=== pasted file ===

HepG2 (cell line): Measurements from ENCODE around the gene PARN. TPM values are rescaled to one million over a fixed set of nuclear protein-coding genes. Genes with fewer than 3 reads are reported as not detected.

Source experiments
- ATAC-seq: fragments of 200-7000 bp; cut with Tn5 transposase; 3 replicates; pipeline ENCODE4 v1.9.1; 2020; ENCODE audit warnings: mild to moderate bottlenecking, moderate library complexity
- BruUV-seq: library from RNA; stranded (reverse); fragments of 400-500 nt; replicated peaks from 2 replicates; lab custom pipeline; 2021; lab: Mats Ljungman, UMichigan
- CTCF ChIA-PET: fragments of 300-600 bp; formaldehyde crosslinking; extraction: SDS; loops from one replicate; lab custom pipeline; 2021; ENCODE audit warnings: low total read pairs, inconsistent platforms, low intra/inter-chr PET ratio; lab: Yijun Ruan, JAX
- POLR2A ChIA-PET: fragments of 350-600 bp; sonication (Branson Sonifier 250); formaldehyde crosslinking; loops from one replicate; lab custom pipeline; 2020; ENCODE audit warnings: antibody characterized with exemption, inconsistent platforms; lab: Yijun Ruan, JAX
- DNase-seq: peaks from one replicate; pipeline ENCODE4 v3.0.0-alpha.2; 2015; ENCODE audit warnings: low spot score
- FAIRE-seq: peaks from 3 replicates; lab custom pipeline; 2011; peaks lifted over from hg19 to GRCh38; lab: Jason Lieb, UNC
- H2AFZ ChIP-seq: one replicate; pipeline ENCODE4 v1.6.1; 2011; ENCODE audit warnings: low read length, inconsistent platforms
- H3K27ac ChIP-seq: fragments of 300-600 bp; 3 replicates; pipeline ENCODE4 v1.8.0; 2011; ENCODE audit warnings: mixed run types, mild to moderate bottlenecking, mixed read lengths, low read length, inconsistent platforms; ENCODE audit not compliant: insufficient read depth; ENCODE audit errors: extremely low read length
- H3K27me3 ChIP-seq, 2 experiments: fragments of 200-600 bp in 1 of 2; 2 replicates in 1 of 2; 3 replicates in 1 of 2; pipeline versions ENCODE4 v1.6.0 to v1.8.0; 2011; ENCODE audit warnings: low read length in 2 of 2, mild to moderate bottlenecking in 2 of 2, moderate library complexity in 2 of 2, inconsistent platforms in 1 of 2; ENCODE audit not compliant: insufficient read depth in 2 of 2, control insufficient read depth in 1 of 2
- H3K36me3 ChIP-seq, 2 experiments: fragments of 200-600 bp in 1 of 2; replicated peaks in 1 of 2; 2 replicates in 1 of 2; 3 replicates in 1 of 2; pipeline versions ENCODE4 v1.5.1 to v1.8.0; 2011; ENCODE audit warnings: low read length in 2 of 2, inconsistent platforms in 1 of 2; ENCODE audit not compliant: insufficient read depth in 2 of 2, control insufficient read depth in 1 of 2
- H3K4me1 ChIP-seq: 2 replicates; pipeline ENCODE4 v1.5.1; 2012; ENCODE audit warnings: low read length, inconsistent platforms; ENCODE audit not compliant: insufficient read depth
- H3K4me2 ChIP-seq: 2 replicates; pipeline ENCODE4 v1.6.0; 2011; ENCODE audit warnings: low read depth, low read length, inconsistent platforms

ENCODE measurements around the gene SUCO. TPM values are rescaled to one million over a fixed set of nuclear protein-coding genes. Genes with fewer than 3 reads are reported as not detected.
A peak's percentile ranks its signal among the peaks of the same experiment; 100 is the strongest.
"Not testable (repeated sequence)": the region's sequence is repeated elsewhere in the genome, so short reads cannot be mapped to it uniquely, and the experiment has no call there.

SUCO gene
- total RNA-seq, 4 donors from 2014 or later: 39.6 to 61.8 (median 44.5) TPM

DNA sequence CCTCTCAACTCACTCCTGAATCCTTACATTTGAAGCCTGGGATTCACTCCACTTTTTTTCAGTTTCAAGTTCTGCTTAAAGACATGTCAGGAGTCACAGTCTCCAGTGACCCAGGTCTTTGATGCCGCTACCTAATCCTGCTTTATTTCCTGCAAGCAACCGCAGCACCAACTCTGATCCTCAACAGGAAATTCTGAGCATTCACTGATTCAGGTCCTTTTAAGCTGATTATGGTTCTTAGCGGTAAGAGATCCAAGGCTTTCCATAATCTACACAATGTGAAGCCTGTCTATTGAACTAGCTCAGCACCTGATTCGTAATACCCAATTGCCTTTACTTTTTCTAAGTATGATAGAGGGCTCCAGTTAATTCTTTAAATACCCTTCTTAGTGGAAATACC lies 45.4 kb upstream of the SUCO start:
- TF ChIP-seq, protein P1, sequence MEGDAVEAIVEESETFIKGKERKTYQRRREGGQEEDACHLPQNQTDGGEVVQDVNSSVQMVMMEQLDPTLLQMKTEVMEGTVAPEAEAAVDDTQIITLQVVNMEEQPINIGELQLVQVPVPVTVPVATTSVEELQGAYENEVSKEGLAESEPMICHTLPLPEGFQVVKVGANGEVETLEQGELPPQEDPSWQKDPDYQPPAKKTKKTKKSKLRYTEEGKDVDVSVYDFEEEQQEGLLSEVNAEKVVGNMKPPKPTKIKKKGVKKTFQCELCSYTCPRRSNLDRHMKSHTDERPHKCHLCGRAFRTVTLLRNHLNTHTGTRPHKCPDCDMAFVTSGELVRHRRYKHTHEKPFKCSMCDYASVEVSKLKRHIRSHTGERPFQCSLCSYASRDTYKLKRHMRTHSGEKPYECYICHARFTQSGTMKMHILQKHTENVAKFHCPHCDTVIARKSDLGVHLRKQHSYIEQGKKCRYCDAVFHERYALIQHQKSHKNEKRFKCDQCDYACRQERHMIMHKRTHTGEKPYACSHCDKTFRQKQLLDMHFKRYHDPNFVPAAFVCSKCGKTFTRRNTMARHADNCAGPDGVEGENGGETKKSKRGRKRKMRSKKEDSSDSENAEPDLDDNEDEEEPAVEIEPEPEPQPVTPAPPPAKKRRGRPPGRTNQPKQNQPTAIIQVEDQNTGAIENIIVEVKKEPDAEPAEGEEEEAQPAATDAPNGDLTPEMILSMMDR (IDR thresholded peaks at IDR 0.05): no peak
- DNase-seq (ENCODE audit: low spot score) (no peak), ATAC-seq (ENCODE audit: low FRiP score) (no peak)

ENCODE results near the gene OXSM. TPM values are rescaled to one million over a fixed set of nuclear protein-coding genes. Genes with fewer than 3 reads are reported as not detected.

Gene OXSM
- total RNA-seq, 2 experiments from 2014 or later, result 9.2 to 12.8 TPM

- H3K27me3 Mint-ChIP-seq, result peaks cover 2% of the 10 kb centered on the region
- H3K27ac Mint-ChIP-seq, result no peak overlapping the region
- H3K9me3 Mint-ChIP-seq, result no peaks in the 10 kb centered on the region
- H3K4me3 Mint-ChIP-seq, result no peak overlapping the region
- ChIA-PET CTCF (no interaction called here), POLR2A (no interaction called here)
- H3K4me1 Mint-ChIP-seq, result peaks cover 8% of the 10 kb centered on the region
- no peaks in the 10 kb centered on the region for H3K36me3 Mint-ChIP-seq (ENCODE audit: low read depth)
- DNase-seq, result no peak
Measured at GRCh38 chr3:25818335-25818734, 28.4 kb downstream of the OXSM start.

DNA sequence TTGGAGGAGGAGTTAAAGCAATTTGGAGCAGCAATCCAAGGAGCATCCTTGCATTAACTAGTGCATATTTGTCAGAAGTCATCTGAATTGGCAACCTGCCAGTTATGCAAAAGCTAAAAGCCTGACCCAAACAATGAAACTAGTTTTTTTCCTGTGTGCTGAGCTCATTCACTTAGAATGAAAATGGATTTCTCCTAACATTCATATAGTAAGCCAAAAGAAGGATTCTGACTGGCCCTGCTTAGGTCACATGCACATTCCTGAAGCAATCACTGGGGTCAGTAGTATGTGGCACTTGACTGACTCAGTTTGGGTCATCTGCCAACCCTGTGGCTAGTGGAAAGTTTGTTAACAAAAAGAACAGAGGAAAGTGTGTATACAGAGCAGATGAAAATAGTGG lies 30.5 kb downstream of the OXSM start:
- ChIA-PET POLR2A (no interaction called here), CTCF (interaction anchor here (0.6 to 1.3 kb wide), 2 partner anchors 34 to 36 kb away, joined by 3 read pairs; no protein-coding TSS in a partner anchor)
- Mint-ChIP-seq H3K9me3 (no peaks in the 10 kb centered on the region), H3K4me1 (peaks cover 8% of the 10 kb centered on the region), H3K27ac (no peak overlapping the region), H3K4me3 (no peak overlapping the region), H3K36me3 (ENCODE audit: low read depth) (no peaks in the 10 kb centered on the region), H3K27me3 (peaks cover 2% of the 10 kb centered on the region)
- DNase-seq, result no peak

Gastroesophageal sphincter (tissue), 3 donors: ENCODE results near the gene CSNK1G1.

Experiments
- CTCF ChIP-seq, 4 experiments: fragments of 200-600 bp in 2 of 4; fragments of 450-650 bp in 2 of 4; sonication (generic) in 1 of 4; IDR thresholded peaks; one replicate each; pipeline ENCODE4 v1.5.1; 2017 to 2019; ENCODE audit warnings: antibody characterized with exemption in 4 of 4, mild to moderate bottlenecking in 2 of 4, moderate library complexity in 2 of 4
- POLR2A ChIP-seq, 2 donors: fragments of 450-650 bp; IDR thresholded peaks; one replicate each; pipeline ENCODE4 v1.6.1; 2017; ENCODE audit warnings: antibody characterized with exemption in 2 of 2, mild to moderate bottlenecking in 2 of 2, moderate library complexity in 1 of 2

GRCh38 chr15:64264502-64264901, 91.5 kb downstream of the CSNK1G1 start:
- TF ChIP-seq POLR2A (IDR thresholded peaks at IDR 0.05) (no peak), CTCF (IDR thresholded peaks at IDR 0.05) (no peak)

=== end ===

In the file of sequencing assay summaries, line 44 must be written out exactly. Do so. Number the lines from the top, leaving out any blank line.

- TF ChIP-seq POLR2A (IDR thresholded peaks at IDR 0.05) (no peak), CTCF (IDR thresholded peaks at IDR 0.05) (no peak)